Password spraying is one of the most common – and high-risk forms – of cyberattacks hitting organizations. Whether or not these attacks are successful depends on which authentication technologies your organization leaves exposed.

And while it may not seem like the end of the world if an attacker manages to access just ONE of your employee’s email accounts, think again. The reality is this: one slip-up can snowball into a massive network compromise. With access to a single email account an attacker can:

Given how often we see this tactic used, we’re going to break down the basics. We want to help you understand how password spraying works, along with some effective steps you can take to prevent it from being used against your organization.

What is password spraying?

Let’s start with the essentials: The password-spraying process begins when attackers uncover a public authentication endpoint, which is any point where users have to log in. Some common examples:

  • Citrix NetScaler
  • OWA (Outlook Web Access)
  • Office 365
  • VPN (virtual private network)
  • RDP, SSH, and other management protocols

Once they uncover the endpoint, attackers deduce the username format. An example of this could be the format of first initial + last name + @acme.com. Let’s say you have an employee named, John Smith and your organization uses the domain, acme.com. John’s email address would therefore be jsmith@acme.com

This can be easily done using tools such as hunter.io. With this information, attackers scrape the web for employee names and use them to generate large lists of usernames.

Using that insight, attackers additionally generate a list of common or relevant passwords. To do this, an attacker creates a list of easy to guess or common passwords. An example of common passwords are listed below:

  • Welcome1
  • Winter2021!
  • changeme  

Next, the attacker attempts to “spray” these passwords against the discovered login endpoint, with the hope that some user is using these weak or easily discoverable credentials. A successful guess will enable attackers to log in to the authentication endpoint -- and that’s where the trouble begins.

Example: A common password-spraying attack The easiest way to bring this to life is through a scenario we commonly see play out.

  1. First, an attacker finds a company with a publicly exposed on prem OWA login page like the one shown below.

    Outlook 365 Login

    In addition, this Outlook login page also exposes Exchange Admin center at the directory /ecp/default.aspx.

    Outlook 365 Exchange Admin Center

    IMPORTANT: This endpoint is vulnerable to the high-risk, CVE-2020-0688. With this vulnerability, attackers can use low-privileged credentials to gain remote code execution on the Exchange server.

  2. An attacker then searches for your company on hunter.io and finds your username format.

    Hunter.io user domain search

  3. A list of usernames is created and used to spray the password “Winter2020!” against user accounts.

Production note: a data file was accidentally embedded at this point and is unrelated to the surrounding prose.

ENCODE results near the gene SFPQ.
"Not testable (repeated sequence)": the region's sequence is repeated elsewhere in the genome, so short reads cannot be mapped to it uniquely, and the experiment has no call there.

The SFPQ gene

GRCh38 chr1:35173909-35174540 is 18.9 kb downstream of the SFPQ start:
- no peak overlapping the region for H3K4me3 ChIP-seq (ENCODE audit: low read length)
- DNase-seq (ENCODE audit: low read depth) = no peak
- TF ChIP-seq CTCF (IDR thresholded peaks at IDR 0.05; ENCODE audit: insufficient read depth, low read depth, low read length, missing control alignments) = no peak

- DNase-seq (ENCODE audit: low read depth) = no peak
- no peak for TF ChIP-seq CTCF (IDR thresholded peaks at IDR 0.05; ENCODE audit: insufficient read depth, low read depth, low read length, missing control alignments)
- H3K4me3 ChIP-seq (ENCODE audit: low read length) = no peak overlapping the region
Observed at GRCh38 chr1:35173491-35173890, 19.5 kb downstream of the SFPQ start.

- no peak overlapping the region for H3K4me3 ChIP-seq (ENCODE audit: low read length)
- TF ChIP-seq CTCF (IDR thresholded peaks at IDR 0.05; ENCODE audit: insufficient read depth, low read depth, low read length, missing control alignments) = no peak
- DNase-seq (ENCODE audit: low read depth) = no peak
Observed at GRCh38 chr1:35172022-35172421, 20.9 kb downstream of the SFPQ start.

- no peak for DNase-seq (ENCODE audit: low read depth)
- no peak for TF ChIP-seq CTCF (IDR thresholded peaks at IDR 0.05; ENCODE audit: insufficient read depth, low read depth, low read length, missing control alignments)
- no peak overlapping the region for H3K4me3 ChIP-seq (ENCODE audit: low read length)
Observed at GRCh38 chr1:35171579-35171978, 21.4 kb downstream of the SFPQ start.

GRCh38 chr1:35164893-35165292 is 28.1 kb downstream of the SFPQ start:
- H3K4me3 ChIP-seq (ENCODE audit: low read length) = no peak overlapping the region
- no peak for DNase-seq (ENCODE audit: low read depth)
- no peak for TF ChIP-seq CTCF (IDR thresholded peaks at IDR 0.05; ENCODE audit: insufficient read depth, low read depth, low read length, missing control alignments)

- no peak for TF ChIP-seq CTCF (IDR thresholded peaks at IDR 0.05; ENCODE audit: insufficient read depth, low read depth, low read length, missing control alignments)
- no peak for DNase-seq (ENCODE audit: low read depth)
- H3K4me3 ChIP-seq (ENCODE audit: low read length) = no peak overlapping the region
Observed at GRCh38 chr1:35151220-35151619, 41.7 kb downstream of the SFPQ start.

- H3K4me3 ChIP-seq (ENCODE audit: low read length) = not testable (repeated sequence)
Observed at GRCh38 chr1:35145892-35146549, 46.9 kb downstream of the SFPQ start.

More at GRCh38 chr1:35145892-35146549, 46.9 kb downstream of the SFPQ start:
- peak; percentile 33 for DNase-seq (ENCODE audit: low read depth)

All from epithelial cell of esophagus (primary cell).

use auxiliary/scanner/http/owa_login
    set rhost owa.acme.com
    set domain ACME
    set username user1
    set password password
    exploit
    [*] owa.acme.com:443 OWA - Trying user1 : password
    [+] server type: MX01
    [*] owa.acme.com:443 OWA - FAILED LOGIN, BUT USERNAME IS VALID. 0.224583728 'ACME\\user1' : 'password': SAVING TO CREDS
    [*] Auxiliary module execution completed


    With this, attackers are not only able to guess user credentials but also enumerate valid usernames.

  4. The attacker successfully guesses a user’s password. This password is used to exploit CVE-2020-0688. They then get remote code execution on your company’s exchange server.

  5. The attacker can now propagate around your network and do all sorts of nefarious stuff due to a simple weak user password and common misconfiguration.

Prevention Methods

First and foremost, organizations need to make it difficult for attackers to password spray authentication endpoints. This is an ongoing conversation and should be a primary focus when deploying company technology. Once that’s established, take the following steps to defend against password spraying:

  1. Review all external authorization endpoints
    • Reflect on what your organization can take off of the internet to reduce company attack surface.
    • Lock authorization endpoints, such as OWA, behind a VPN connection, leaving nothing exposed to the web.
    • Perform continuous testing to identify risks associated with public-facing authorization endpoints.

  2. Restrict password spraying efforts
    • Look to introduce dynamic IP restrictions. Make it so that a single IP address cannot make multiple login attempts. Then, block those IP addresses if multiple logins are attempted.
    • Introduce a Google reCAPTCHA. This makes reissuing requests over and over again very difficult, if not impossible and subsequently mitigates common password spraying techniques.
    • Migrate to more secure authentication solutions, such as Office 365 or Amazon Cognito, to make brute forcing more difficult.

  3. Adjust internal policy to reduce risk
    • Institute a strong password policy that forces users to create hard-to-guess passwords.
    • Implement multi-factor authentication to prevent account use even if an attacker were to guess a user’s password.
    • Institute a policy of least privilege to make it difficult for attackers to use stolen credentials in a way that leads to business compromise.

If password spraying has led to successful network breaches, give us a call or email us at contact@sprocketsecurity.com. We can help you discover and resolve potential vulnerabilities.



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